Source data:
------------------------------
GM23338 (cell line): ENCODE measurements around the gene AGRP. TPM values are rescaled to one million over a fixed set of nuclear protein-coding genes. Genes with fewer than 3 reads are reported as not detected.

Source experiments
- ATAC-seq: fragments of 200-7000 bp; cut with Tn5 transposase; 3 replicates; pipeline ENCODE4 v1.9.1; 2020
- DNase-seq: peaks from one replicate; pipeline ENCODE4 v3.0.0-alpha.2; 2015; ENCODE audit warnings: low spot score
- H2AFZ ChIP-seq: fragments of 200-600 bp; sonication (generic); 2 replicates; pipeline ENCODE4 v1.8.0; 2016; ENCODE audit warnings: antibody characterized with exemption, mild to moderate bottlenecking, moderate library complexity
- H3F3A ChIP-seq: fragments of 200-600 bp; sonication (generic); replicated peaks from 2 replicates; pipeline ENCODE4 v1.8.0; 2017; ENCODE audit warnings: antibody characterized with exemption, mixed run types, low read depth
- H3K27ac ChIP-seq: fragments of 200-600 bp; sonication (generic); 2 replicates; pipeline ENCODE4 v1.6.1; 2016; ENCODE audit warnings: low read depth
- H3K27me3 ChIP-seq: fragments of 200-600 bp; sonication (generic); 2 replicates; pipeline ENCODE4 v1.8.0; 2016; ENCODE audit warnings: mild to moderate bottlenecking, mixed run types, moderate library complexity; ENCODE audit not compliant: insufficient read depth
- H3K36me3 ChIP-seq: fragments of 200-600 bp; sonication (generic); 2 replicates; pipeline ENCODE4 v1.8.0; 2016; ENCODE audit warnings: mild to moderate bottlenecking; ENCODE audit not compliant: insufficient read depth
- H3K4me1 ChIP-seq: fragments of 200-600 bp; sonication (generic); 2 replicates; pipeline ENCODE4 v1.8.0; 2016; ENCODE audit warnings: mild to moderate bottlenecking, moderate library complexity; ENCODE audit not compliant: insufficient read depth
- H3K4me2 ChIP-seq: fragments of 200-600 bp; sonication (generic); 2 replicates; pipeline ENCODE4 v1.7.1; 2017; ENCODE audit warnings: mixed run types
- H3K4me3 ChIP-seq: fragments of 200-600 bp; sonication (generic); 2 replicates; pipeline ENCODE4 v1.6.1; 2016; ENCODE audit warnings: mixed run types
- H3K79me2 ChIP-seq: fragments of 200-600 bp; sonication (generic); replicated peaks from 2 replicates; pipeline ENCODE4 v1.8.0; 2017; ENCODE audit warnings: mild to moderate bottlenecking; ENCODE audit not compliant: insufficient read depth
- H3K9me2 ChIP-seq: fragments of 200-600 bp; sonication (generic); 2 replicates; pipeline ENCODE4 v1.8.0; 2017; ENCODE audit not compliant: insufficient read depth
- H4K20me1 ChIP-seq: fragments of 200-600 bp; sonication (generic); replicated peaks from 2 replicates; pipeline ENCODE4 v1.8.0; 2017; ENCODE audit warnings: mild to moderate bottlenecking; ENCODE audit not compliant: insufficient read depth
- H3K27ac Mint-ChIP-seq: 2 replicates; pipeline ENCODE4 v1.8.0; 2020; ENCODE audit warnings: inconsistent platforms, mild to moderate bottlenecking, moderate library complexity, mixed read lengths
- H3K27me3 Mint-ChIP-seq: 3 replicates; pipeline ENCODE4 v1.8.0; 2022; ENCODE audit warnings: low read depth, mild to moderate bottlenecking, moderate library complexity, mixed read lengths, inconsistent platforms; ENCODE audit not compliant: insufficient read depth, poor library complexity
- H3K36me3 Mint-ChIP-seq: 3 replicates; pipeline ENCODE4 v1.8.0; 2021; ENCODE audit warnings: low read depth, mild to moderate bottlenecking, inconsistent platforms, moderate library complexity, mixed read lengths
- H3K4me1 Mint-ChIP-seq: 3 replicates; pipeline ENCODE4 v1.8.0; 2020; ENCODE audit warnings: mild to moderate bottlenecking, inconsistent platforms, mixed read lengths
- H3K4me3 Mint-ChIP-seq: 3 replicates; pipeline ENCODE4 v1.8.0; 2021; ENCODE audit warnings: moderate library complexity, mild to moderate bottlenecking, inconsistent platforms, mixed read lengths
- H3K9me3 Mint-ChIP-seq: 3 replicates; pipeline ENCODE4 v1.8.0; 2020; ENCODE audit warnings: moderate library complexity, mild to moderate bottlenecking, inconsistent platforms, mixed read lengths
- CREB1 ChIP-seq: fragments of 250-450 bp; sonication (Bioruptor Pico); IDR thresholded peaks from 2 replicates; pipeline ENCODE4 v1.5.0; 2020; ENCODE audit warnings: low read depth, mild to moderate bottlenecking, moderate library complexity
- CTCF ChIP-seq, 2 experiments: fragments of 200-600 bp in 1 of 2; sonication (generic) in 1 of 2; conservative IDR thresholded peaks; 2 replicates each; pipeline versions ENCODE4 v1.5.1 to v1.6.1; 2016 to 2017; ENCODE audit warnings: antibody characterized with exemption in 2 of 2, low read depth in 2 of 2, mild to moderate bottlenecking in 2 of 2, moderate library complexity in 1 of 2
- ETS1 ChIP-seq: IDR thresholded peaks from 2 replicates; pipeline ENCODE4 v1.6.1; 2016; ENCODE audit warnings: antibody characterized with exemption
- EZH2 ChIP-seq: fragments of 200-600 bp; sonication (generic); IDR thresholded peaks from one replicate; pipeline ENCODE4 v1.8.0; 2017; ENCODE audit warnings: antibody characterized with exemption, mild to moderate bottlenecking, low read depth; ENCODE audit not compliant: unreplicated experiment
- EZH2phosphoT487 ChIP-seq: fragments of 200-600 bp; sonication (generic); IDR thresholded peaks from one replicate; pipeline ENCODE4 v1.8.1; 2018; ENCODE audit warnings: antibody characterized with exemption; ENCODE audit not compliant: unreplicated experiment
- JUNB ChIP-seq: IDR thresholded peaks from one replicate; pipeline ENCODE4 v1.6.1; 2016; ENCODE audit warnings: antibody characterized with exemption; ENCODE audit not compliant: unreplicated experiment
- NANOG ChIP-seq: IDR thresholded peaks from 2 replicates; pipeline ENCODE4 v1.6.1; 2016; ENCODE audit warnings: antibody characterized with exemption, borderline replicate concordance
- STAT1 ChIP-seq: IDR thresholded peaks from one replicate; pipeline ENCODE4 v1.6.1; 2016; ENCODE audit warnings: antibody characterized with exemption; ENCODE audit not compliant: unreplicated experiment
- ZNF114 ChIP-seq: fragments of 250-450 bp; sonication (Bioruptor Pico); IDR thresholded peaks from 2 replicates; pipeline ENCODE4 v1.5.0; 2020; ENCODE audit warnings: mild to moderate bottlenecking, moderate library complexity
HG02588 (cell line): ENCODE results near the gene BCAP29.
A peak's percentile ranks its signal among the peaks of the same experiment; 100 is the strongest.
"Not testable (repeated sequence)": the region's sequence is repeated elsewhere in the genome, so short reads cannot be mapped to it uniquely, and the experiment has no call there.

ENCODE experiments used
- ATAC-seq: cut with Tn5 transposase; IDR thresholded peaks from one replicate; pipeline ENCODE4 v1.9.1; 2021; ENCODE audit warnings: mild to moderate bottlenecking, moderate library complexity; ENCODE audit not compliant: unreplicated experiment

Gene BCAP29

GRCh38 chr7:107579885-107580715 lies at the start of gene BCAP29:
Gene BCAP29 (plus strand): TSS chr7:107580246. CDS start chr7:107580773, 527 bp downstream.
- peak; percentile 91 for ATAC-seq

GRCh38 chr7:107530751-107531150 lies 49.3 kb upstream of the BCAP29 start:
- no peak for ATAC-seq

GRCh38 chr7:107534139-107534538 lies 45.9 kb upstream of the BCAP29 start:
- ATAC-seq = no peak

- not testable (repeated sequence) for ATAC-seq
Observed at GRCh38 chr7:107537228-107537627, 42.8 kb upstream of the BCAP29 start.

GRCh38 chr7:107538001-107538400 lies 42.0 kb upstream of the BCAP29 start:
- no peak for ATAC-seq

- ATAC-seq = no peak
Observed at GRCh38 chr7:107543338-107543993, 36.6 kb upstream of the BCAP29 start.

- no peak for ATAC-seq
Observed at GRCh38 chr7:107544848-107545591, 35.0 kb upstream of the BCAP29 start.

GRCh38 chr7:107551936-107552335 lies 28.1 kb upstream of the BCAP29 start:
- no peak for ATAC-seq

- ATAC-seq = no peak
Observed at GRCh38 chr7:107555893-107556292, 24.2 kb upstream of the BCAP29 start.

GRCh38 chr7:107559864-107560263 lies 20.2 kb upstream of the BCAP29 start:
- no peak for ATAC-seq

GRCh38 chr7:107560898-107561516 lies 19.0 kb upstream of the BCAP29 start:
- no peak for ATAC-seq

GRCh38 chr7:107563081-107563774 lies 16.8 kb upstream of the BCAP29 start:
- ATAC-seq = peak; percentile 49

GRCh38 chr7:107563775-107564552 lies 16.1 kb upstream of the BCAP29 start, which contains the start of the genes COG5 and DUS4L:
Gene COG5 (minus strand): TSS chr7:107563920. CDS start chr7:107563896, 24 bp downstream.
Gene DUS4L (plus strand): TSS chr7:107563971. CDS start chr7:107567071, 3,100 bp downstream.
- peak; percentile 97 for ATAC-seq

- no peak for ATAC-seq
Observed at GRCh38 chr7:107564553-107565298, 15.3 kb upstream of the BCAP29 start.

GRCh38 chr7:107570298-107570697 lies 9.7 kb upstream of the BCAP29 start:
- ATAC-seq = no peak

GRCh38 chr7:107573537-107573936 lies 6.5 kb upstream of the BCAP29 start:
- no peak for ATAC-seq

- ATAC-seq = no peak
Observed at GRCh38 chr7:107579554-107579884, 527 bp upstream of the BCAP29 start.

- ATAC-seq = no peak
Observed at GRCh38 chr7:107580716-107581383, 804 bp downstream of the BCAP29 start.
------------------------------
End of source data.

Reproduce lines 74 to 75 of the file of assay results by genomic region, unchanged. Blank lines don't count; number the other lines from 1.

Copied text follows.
- ATAC-seq = no peak
Observed at GRCh38 chr7:107580716-107581383, 804 bp downstream of the BCAP29 start.